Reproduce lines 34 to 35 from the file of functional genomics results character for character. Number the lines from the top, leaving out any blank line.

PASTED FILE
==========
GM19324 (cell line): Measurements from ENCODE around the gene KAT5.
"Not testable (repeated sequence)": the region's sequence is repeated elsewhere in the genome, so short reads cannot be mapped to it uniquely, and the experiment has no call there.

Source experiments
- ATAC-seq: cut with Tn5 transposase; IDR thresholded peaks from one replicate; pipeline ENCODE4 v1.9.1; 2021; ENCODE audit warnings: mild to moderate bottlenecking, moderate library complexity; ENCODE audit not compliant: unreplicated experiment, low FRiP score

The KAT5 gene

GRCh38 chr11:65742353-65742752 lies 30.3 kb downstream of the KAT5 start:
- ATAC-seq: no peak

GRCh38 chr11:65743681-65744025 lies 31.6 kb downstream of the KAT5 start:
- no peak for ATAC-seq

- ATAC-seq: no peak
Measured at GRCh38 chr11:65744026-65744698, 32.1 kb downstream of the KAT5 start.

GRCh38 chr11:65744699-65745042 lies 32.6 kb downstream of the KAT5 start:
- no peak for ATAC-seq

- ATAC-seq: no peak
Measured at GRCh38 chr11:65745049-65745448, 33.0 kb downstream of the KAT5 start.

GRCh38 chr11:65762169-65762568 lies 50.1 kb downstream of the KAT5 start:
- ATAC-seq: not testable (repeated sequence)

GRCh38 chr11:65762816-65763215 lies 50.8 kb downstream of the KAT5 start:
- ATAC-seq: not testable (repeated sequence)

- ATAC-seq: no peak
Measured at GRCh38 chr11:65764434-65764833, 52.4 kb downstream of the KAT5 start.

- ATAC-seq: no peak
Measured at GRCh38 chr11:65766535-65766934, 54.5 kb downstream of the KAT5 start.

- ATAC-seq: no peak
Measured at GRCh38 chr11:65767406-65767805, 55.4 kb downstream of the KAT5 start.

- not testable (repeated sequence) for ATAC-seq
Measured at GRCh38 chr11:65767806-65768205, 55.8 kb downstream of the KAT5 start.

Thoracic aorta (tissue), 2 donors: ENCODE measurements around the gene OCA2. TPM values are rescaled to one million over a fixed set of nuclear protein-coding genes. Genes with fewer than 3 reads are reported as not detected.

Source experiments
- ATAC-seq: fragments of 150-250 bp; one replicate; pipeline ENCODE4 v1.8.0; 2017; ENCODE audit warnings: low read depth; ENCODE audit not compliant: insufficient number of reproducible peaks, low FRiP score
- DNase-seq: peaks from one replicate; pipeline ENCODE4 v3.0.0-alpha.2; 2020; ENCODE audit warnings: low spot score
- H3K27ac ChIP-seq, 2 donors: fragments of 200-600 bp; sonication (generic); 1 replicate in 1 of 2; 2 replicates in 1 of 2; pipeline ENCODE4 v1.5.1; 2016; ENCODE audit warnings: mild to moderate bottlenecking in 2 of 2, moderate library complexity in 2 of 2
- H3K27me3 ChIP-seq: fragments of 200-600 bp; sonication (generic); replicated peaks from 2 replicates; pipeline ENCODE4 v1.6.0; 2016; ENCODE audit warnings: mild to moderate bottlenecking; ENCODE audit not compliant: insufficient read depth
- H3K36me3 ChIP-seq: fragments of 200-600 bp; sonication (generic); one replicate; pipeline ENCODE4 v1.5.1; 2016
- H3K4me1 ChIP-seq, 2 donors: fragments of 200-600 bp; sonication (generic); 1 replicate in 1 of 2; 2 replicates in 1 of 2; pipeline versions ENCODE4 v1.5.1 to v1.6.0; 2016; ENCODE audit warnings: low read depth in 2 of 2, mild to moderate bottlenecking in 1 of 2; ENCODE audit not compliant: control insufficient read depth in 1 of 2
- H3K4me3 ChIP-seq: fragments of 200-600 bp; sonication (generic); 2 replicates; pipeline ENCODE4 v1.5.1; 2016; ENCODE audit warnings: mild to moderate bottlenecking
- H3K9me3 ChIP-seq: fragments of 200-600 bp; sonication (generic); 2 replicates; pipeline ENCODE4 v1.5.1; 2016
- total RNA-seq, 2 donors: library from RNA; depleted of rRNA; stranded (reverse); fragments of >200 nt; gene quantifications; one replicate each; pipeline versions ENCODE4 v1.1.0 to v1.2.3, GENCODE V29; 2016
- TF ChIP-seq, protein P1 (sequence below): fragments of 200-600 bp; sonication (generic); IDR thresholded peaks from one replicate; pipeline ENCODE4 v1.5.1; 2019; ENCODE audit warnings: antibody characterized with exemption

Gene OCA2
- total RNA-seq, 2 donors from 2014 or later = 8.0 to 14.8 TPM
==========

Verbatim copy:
- H3K36me3 ChIP-seq: fragments of 200-600 bp; sonication (generic); one replicate; pipeline ENCODE4 v1.5.1; 2016
- H3K4me1 ChIP-seq, 2 donors: fragments of 200-600 bp; sonication (generic); 1 replicate in 1 of 2; 2 replicates in 1 of 2; pipeline versions ENCODE4 v1.5.1 to v1.6.0; 2016; ENCODE audit warnings: low read depth in 2 of 2, mild to moderate bottlenecking in 1 of 2; ENCODE audit not compliant: control insufficient read depth in 1 of 2